October 22, 2014

Post-Election Choice: Calamity or Compromise

  • The national debt has grown significantly in recent years due to rising annual deficits. A deficit occurs in any year the government spends more...

Advocates of fiscal reform are reiterating their calls for bipartisan cooperation and compromise in the wake of national elections that left Democrats in control of the White House and the Senate, and Republicans in control of the House.

“The status-quo election tells us this: Republicans cannot plausibly argue that the country has rejected President Obama or a Democratic-led Senate. Democrats cannot plausibly argue that House Republican ideas have been rejected,” says Concord Coalition Executive Director Robert L. Bixby.” The American people have sent them back to Washington to work together in the national interest.”

Bixby said Republicans and Democrats must quickly begin to negotiate a responsible alternative to the year-end “fiscal cliff,” a combination of scheduled tax increases and spending cuts that could throw the U.S. economy back into recession. Many officials in both parties say they hope to find such an alternative, something that many business leaders are now strongly urging Washington to do as well – notably through the Campaign to Fix the Debt, a broad coalition effort supported by Concord.

Bixby cautions that elected officials should not simply kick the deficit-reduction can down the road, however.

“The year-end fiscal cliff is bad,” he wrote in a recent blog post, “but eventually we will need the longer-term deficit reduction produced by the policies comprising the fiscal cliff. It just needs to be phased-in in a more rational way, as proposed by the bipartisan Simpson-Bowles and Domenici-Rivlin recommendations.”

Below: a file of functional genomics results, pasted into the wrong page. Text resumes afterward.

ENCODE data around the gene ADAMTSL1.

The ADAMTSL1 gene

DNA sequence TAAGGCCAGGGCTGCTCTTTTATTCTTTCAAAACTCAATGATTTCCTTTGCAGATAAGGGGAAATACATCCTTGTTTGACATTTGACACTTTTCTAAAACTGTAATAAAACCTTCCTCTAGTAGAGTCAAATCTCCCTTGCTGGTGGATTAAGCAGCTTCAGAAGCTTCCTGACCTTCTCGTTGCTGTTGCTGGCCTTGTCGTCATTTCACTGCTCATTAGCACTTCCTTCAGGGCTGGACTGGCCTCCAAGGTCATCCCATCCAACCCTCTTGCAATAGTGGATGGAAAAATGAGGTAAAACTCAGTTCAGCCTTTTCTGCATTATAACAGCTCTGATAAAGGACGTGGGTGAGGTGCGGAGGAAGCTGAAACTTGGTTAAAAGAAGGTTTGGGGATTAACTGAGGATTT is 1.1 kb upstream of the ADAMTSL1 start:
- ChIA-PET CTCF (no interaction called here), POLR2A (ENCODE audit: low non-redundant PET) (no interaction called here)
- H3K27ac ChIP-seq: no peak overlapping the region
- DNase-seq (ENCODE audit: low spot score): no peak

Congress is returning to the Capitol this week. Over the past week leaders in both parties have said they are open to cooperation and compromise. Republicans have indicated they might be willing to agree to higher government revenues as part of a compromise package. Critical issues to be decided, however, include tax rates for the wealthiest taxpayers and entitlement reforms that would produce meaningful savings for deficit reduction.  

President Obama is scheduled to meet with congressional leaders later this week at the White House. He is also meeting this week with labor leaders and business executives, including some members of the Fix the Debt coalition.

“Solutions will be impossible,” Bixby warns, “if both parties retreat to their partisan concerns and stubbornly insist that compromise is only something for the other side to do and that any calamity is only the other side’s fault. It’s long past time to stop such unrealistic nonsense.”